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Testimonials

"i have 2 years gap in my studies and visited so many consultants but Globizz team assure me for my Canada study visa. i am very thankful to fulfil my dream.

- Ajay Kumar-Patiala

"i am very thankful to all Globizz team for their excellent services for admission and visa for Canada.

- Monarch Ahluwalia-Mansa

"i got reference of Globizz from my cousin and approach them for my study visa for Canada . All team members are very supportive and i got my admission and visa without any delay.

- Dimple Sharma - Barnala

"Thanks to all the team of Globizz for all the support to grant me my New Zealand visa for NMIT .

- Gurpreet Kaur Hans-Jagraon

"I was very disappointed after refusal from Canada. my cousin recommends me Globizz. they encourage me a lot and i got my New Zealand visa without interview.thank you very much.

- Deepak Sharma- Jagraon

Frequently Asked Questions

New Zealand's high quality living conditions are well known universally, and accommodation is one aspect of this. In many cases, accommodation will be only minutes away from your place of study. Most educational institutions will assist you to find accommodation.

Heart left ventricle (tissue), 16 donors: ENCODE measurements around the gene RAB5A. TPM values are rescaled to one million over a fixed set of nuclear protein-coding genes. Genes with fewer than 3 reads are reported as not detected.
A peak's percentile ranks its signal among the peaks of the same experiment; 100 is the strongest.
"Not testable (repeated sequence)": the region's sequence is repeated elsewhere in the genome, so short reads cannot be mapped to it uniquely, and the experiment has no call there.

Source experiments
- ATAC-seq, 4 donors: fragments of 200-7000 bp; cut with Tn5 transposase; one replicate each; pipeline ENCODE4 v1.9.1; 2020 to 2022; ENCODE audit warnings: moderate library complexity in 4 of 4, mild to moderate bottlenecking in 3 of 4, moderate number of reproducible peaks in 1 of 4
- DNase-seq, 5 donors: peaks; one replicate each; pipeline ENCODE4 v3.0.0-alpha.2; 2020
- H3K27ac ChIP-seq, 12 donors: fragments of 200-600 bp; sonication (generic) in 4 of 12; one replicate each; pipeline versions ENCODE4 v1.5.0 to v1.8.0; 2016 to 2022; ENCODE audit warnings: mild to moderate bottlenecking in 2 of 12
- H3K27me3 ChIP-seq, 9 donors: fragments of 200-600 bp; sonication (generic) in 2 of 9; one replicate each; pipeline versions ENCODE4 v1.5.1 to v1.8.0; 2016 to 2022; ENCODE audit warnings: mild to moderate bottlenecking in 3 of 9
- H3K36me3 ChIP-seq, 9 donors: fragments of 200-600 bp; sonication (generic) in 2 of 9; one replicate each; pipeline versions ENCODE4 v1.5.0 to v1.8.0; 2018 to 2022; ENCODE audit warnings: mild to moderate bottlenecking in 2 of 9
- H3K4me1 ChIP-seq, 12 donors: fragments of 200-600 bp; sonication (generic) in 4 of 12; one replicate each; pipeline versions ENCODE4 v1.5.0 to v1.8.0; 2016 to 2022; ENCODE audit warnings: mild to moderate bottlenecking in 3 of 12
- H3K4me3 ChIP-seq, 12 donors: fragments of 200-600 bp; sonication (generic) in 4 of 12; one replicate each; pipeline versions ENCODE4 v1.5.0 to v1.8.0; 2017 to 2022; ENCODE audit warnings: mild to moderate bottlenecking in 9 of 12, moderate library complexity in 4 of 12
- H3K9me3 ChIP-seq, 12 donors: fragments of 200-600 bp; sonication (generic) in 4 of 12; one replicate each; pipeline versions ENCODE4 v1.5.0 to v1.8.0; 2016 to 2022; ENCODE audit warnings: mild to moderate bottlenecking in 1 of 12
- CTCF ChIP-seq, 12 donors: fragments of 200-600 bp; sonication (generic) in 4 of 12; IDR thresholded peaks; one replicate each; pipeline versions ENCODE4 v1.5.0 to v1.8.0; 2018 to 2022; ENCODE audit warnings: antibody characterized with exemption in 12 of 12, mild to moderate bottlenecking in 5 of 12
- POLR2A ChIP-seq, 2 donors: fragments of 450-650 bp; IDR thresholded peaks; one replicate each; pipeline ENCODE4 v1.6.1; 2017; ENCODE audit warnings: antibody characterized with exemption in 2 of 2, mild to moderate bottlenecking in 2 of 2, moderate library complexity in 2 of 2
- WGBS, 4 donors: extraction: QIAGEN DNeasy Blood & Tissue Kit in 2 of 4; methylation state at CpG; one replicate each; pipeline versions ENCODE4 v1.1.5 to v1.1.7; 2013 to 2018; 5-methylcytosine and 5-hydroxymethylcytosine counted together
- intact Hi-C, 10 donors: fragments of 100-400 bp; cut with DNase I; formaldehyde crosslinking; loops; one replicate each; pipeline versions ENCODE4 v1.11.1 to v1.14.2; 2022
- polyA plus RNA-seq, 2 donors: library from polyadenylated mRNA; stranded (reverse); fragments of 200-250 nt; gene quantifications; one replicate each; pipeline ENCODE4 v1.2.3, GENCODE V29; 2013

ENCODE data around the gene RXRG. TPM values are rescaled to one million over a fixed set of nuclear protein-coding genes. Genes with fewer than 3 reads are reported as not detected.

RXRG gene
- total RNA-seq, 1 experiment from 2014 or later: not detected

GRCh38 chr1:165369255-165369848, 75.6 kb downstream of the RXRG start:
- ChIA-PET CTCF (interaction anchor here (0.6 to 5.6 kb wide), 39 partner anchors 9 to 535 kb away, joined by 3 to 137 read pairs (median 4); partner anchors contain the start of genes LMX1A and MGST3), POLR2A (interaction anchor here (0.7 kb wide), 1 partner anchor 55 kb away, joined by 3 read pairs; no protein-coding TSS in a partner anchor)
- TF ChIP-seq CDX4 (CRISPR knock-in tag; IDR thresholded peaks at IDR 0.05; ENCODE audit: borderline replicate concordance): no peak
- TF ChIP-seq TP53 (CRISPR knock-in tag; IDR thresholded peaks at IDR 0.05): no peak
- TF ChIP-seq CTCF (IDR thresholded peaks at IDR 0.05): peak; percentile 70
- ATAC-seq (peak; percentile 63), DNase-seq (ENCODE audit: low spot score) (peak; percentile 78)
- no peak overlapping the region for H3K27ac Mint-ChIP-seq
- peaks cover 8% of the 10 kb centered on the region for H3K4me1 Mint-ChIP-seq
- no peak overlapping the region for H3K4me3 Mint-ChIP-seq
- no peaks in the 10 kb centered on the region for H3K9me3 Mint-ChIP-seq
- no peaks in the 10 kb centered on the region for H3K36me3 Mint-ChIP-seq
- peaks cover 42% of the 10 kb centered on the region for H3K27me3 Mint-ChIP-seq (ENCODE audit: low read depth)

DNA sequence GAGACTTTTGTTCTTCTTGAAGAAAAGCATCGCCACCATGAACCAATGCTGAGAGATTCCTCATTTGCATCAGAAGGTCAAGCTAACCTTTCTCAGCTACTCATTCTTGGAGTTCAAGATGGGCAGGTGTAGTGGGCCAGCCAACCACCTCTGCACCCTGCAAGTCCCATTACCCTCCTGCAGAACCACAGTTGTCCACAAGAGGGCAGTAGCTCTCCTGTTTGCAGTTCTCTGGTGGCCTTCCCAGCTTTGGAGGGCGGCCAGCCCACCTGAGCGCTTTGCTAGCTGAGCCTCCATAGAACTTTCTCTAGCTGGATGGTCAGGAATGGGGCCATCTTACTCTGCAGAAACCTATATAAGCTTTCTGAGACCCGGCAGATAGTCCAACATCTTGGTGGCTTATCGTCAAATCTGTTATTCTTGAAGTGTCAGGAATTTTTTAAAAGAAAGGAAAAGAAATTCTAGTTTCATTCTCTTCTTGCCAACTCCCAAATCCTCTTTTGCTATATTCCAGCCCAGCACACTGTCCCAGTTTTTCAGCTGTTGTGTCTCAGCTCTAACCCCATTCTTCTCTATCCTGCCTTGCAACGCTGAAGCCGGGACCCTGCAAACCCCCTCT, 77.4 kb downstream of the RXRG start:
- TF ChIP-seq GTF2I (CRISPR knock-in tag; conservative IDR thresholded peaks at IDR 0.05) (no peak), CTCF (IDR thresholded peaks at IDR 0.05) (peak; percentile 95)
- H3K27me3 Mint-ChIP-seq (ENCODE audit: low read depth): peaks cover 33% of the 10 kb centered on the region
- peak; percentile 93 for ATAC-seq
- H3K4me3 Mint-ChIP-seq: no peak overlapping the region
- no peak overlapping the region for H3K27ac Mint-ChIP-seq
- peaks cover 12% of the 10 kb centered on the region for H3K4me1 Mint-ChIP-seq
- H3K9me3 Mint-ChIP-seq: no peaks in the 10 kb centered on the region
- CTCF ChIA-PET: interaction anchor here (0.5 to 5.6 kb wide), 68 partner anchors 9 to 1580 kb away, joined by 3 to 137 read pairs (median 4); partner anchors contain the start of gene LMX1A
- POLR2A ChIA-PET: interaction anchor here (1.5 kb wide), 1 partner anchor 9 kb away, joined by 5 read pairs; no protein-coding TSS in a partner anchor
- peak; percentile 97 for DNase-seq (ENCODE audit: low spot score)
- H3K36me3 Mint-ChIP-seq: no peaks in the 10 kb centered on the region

The main options are:

Halls of Residence/Student Hostels

These are usually located on the campus or nearby, with single or twin rooms. Bed linen and cleaning facilities are provided. Meals are eaten in a communal dining hall, with special dietary needs catered to. A warden lives on site, and social and cultural activities are organised for residents. Hostels usually have computer laboratories and recreation rooms. Some institutions provide "self-catering" hostels where 6-8 students have their own bedrooms and share a kitchen and living room. Cost: approximately $200 per week. Some cities have self-catering private or independent hostels. Cost of furnished room, shared kitchen and lounge facilities is $90 - $130 per week, plus utilities (power, water, etc.)

Home stay/Private Board

This is a room of your own in a suburban house, usually with a garden and lawns. Your host family provides meals. Interacting with your host family and meeting their neighbours and friends is an excellent way to improve your English. The host family helps you make phone calls, read bus timetables, find a doctor and so on. But homestay is not like living in a hotel. Some "give and take" is expected, as you become part of the family. Cost: approximately $180 per week, plus one-time administration fee of about $150.

Going "flatting"